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Pioneering technique set to scale new heights to tackle spread of disease, pollution and crime

Pioneering statistical software is being developed to help solve diverse global challenges

Press release issued: 7 February 2022

A pioneering technique used to better understand global sea level rise is going next level to help solve a wide range of issues, including the spread of diseases or viruses, pollution, traffic congestion, and even crime.

The international research team, led by the University of Bristol, has developed an innovative statistical approach – called space-time statistical inference – to quantify and separate the different sources of increasing sea levels.

Thanks to a new funding grant from the European Research Council (ERC), this approach will be used to develop a software tool which can address far-reaching space-time, or four-dimensional, problems such as the transmission of vector-borne diseases and viruses, air pollution patterns, traffic flow, and crime trends.

Principal Investigator Jonathan Bamber, Professor of Glaciology at the university’s Cabot Institute for the Environment, said: “It’s fantastic news we’re able to further progress our research. The tool we’re developing has the potential to transform many disciplines, not just in Earth and environmental sciences but also in areas such as public health and national security, and has the potential to attract huge commercial interest, for example in extreme weather risk assessment for insurance and reinsurance.”

The £130,000 Proof of Concept (PoC) funding, which was among 22 awarded in the UK, will allow the research team to capitalise on further progress made by the GlobalMass project, widening its applications and growing the number of potential users. Work will focus on the creation of a new software tool, called 4DM, which can handle big data and recurring process problems.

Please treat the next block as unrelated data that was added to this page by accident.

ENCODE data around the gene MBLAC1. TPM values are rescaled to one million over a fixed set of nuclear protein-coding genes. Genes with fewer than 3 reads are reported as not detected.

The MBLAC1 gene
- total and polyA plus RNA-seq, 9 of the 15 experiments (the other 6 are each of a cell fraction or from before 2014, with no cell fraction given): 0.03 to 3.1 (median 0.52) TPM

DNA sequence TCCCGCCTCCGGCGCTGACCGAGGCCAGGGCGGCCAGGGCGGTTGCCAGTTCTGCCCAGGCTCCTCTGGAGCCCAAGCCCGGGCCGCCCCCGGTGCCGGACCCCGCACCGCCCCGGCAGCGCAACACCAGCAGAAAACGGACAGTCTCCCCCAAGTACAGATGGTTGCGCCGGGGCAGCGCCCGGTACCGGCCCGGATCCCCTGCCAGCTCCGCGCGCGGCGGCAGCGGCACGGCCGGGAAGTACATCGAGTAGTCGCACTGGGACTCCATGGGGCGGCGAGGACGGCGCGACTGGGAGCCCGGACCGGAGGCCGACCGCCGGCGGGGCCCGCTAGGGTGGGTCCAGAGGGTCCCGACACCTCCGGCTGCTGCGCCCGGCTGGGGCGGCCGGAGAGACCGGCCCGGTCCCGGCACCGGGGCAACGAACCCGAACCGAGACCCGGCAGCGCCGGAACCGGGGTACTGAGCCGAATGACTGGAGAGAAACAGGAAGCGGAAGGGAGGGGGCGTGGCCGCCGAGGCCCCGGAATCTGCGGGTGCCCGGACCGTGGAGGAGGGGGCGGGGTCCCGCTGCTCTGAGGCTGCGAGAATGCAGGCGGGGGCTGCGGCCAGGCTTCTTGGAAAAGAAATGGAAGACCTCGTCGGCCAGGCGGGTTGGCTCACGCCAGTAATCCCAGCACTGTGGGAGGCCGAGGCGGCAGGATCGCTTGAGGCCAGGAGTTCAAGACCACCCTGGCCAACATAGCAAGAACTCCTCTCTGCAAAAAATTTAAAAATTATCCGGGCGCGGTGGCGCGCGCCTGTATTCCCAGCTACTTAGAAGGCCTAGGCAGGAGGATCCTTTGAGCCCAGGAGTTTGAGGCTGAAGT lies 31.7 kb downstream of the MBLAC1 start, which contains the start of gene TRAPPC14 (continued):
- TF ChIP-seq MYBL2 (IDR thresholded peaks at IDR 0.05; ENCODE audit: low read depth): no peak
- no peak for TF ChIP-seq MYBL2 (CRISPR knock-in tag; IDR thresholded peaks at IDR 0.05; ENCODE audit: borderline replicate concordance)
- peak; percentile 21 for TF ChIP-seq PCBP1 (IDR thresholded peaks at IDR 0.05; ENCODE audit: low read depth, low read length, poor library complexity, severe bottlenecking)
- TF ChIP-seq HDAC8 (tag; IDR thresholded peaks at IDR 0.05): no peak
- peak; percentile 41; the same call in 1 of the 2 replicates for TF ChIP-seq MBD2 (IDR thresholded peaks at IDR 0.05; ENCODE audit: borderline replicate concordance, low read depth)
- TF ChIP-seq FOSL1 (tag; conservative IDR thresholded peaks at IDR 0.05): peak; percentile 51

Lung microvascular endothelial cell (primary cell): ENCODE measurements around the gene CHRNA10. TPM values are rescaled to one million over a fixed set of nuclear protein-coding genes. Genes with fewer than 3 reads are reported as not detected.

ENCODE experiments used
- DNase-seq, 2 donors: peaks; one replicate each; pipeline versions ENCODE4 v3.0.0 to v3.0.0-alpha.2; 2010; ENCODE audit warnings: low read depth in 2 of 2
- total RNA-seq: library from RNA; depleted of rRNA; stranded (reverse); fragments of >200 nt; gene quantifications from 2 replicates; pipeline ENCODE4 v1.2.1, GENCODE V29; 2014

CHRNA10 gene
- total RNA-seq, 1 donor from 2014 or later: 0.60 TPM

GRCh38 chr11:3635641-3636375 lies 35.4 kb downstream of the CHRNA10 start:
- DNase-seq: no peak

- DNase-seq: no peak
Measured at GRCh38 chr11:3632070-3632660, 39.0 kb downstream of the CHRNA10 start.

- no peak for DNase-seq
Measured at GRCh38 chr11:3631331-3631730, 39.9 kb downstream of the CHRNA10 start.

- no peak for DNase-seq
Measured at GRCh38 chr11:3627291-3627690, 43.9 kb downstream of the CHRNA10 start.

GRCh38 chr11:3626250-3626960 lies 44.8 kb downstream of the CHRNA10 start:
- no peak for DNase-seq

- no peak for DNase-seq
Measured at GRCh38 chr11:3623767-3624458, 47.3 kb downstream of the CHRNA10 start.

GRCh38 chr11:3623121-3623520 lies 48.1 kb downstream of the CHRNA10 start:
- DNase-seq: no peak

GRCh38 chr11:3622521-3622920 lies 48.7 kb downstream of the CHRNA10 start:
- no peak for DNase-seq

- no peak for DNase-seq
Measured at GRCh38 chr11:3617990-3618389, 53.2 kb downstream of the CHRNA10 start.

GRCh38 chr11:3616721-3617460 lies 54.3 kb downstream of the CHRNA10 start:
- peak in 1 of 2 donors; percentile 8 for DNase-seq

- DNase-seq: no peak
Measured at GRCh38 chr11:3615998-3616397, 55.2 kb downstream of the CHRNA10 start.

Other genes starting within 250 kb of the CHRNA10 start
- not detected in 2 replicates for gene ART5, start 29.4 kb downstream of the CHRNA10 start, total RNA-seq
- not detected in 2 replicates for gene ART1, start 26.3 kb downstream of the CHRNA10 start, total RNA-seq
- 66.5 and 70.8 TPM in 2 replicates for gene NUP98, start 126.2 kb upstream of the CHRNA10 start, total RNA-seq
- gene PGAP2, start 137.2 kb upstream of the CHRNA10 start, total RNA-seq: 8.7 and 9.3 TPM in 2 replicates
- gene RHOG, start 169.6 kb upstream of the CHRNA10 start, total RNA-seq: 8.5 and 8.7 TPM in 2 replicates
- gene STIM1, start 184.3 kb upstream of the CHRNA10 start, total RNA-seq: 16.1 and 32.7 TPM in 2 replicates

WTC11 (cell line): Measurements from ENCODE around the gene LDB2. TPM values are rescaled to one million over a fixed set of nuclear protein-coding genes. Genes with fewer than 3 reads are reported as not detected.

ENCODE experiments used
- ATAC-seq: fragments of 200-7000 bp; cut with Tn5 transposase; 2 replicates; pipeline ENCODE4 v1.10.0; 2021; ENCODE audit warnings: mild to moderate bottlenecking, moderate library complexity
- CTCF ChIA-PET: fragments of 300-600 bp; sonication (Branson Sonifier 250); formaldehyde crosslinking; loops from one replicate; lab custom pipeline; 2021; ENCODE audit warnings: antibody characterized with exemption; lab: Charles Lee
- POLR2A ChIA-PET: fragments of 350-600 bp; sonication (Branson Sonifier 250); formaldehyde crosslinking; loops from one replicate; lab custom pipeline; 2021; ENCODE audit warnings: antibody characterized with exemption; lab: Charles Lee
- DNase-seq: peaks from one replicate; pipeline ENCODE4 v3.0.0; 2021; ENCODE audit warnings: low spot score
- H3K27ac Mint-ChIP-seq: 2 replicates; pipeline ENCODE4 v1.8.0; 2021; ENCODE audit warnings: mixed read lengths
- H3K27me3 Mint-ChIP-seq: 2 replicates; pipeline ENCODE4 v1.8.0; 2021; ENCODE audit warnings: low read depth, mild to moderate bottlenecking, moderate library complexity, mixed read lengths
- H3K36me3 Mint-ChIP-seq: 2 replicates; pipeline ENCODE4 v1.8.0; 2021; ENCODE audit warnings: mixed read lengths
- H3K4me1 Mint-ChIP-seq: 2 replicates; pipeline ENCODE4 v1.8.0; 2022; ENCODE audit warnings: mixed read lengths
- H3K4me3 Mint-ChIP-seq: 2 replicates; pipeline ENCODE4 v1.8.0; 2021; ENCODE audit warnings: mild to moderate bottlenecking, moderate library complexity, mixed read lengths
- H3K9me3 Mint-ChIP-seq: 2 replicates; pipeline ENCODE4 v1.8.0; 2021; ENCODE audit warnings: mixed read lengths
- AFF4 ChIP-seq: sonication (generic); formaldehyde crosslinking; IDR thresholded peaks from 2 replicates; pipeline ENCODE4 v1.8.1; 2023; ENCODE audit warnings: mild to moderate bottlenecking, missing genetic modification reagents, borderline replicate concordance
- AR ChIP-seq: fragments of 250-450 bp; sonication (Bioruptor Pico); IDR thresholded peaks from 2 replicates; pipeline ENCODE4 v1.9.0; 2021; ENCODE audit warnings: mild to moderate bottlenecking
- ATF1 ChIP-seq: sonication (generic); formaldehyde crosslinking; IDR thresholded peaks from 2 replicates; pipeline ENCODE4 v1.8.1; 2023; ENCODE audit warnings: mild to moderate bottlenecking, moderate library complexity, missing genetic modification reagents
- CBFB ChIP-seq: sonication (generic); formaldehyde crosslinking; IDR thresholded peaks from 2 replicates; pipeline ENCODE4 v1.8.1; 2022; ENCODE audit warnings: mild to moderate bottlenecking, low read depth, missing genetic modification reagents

Professor Bamber has been harnessing leading edge statistical techniques to improve our understanding of environmental challenges for the past decade. The interdisciplinary project team includes geographical scientists and software engineers in collaboration with experts at the University of Edinburgh in Scotland and University of Wollongong in Australia. There are also plans to forge links with industry partners to help understand and demonstrate the tool’s value.

This year 166 researchers funded by the European Research Council (ERC) have won PoC grants, part of the EU's research and innovation programme Horizon Europe, and the top-up funding will help bridge the gap between the results of pioneering research and the early phases of its commercialisation.

Professor Maria Leptin, President of the European Research Council, said: “It’s wonderful to see that frontier research has the capacity to generate discoveries that can be quickly put into practice. Let’s not forget that there is no applied research without basic research feeding the pipeline first - and that very valuable innovations spring from all disciplines, from the physical and life sciences to the social sciences and humanities.” 

Further information

The Cabot Institute for the Environment is a diverse community of 600 experts, united by a common cause: protecting our environment and identifying ways of living better with our changing planet. It delivers the evidence base and solutions to tackle the challenges of food securitywaterlow carbon energycity futuresenvironmental change, and natural hazards and disasters.

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